Having reached the conclusion that there was neither fraud, nor violence, nor intimidation in the execution of the deed of transfer Exhibit C, and that Dr. Ramon R. Papa had no knowledge of his daughter's civil marriage with Vicente Delgado, which took place on May 1, 1927, at the time she executed in favor of her father said deed on May 18, 1927; and it appearing that Vicente Delgado had not authorized his wife to execute said Exhibit C, the question arises whether or not said instrument is legal and valid.
Article 61 of the Civil Code prohibits a married woman, without her husband's permission, to alienate her own property, and article 62 provides that any alienation made without such permission is void. Article 65 of said Code empowers the husband and his heirs to avoid acts done by the wife without proper permission or authorization, and the action to that end prescribes, according to article 1301, four years from the dissolution of the marriage.
According to said provisions, alienations made by the wife of her property without marital permission are not void but only voidable, and they remain effective as long as they are not annulled in a proper proceeding by her husband or his heirs, and become unavoidable four years from the dissolution of the marriage (Carratala vs. Samson, 43 Phil., 751), This right granted by the law to the husband and his heirs, like any other personal right, may be waived, according to article 4 of said Code, since such waiver would not be contrary to public interest, or public order, nor prejudicial to a third person. The legal prohibition has not been established in favor of third persons; but of the husband, for whom the law desires to save the damages that might be caused to the conjugal partnership, of which he is the head (1 Manresa, 341).
In the case now before us, the plaintiffs planned to conceal their new civil status, allowing everybody who knew them including the plaintiff's father, Dr. Ramon R. Papa, and her stepmother, the herein defendant Angela Montenegro, to keep on believing that she was still single, until the canonical marriage held on July 16, 1927. Dr. Ramon R. Papa had the deed Exhibit C drawn up to be signed by his daughter, Carmen Papa y Arevalo, in the belief that she was still single, and the attorney and notary public Claro Reyes drafted it in the same belief, and once it was prepared, she signed it without calling their attention to her status as single appearing on the document, although she had been pondering over it before signing it. Of course, Carmen Papa y Arevalo cannot ask for the annulment of her own act done without marital authority, because she cannot repudiate her own acts (Riobo vs. Hontiveros, 21 Phil, 31). If her husband Vicente Delgado colluded with her in such concealment and allowed Dr. Ramon R. Papa to believe that his daughter Carmen Papa y Arevalo was still single when she executed said deed, Exhibit C, thus impliedly waiving the right granted to him by the law to give marital permission to the acts of his wife alienating her property, neither can he be heard to contest his own acts, praying for the annulment of the deed Exhibit C, executed by his wife, without his permission or authorization.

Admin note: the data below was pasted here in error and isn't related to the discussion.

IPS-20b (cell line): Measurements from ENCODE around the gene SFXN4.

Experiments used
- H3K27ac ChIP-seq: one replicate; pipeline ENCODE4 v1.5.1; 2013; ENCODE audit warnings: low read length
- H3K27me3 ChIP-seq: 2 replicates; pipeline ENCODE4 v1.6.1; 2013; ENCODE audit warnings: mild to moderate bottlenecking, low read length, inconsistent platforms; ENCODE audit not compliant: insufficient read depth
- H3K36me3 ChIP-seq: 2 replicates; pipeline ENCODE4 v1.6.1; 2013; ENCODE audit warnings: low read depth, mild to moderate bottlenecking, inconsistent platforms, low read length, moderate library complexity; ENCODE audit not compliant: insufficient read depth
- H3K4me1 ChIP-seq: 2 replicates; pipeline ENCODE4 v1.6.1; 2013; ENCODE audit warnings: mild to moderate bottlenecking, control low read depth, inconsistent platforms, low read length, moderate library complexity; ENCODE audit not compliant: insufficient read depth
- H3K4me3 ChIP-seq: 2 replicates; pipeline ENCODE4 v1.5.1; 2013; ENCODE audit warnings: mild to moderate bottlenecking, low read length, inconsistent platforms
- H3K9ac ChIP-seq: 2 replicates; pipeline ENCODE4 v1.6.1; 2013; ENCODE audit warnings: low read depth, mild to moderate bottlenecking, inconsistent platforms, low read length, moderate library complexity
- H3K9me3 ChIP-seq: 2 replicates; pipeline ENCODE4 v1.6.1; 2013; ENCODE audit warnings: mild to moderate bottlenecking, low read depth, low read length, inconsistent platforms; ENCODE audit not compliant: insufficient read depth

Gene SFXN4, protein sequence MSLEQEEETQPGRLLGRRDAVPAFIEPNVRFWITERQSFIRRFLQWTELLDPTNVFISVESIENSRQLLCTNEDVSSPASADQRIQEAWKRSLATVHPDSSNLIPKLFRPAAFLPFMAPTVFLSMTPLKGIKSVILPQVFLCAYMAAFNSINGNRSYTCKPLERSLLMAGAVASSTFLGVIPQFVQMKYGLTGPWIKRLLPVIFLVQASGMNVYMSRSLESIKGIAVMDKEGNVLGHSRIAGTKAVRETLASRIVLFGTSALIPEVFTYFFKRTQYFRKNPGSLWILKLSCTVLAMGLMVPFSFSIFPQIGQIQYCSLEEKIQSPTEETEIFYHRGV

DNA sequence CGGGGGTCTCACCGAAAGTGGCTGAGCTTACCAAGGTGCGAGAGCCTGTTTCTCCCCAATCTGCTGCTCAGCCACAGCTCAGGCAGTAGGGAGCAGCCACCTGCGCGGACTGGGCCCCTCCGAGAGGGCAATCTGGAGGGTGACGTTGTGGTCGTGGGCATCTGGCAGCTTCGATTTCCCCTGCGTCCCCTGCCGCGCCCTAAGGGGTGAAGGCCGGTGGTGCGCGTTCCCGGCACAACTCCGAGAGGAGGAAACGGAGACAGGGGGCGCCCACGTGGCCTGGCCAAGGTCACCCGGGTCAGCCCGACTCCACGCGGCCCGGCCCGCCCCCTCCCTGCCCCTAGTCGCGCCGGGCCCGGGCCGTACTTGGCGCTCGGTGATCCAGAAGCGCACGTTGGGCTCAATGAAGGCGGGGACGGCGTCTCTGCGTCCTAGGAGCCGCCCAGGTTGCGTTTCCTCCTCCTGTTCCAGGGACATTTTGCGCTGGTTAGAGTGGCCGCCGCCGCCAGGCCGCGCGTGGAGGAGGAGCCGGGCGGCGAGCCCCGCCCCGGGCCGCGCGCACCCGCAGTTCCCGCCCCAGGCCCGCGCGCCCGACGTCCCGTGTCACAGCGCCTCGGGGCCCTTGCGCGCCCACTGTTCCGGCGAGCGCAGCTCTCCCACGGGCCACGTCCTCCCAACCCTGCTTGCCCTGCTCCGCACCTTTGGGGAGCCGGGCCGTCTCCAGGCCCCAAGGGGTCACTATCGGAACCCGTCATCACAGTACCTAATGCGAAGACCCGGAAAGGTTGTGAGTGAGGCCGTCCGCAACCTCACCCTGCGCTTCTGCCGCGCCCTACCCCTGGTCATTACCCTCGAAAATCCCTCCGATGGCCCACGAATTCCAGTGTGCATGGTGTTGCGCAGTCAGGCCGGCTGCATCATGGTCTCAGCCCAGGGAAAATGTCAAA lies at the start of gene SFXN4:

It is also contended by the plaintiffs-appellees that the amount of P32,000 mentioned in the deed Exhibit C as the selling price, is false and fictitious. If this sum is fictitious, not less so is the same amount mentioned in the deed Exhibit A, executed by Dr. Ramon R. Papa in favor of his daughter, the plaintiff Carmen Papa y Arevalo, regarding the same property, notwithstanding the vague testimony given by the attorney and notary public, Claro Reyes, to the effect that the doctor had told him that the property he desired to convey to his daughter, plus P10,000 which the latter's mother had left her, was equivalent to one half of the P32,000, which he asked him to state in said deed Exhibit A, as the selling price. Article 1277 of the Civil Code provides that "even though the consideration should not be expressed in the contract, it shall be presumed that a consideration exists and that it is licit, unless the debtor proves the contrary." Not only have the plaintiffs failed to show that there was no real consideration in said contract Exhibit C, but that in the will Exhibit 18, now pending probate, executed by Dr. Ramon R. Papa, he states that one-half of the premises at No. 708 on Evangelista Street, belongs exclusively to his daughter Carmen Papa y Arevalo, as her inheritance from her deceased mother Lutgarda Arevalo, and that he devised to hear the other half of said property belonging to him as surviving spouse. The late Dr. Ramon R. Papa having inserted this provision in his will in favor of his daughter, the latter had to convey the property previously transferred to her by virtue of the deed Exhibit A, for it would otherwise appear that the testator disposed in his will of property not belonging to him. This must have been the motive and cause of Carmen Papa y Arevalo's execution of the deed Exhibit C. If Carmen Papa y Arevalo had been coerced to execute said deed Exhibit C, against her will and without her husband's consent, and if it were true that she kept the La Opinion Exhibit H, in order to prove, as she has attempted to prove, that her father and her stepmother were aware of her civil marriage in Baguio, we are at a loss to understand why the plaintiffs waited till after Dr. Ramon R. Papa's death to bring the action for nullity. Having been silenced forever by death, said doctor cannot now contradict the testimony given by Carmen Papa y Arevalo and her witnesses on the alleged consideration of the contract Exhibit A, and the alleged lack of consideration of the contract Exhibit C. The plaintiffs must have had some motive in acting thus, and that motive could have been no other than that said deceased should not be able to deny their testimony.